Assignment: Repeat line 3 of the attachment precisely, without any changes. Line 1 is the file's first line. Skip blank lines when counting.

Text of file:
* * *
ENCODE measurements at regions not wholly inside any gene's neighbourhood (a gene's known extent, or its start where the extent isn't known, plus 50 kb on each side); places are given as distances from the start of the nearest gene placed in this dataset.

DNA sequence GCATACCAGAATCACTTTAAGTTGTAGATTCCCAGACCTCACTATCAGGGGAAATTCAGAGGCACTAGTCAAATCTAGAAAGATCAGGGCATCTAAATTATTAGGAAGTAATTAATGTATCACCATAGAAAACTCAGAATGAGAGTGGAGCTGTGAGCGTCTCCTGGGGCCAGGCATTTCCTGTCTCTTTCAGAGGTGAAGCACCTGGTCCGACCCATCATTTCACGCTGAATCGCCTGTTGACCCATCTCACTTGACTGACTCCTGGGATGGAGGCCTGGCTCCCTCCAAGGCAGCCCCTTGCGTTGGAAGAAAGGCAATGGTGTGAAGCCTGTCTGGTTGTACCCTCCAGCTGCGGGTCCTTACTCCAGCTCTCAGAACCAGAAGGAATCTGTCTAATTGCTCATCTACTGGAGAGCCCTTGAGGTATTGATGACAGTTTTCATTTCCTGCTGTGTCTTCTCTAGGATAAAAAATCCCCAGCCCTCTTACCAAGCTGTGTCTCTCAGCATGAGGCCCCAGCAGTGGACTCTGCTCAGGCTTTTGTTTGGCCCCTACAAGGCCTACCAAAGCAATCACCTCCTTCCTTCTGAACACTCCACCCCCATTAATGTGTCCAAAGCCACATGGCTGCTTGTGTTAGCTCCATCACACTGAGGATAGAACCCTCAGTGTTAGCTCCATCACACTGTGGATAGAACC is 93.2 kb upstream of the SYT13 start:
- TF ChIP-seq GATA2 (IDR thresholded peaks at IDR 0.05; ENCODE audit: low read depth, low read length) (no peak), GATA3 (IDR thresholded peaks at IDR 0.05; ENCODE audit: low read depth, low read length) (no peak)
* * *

- TF ChIP-seq GATA2 (IDR thresholded peaks at IDR 0.05; ENCODE audit: low read depth, low read length) (no peak), GATA3 (IDR thresholded peaks at IDR 0.05; ENCODE audit: low read depth, low read length) (no peak)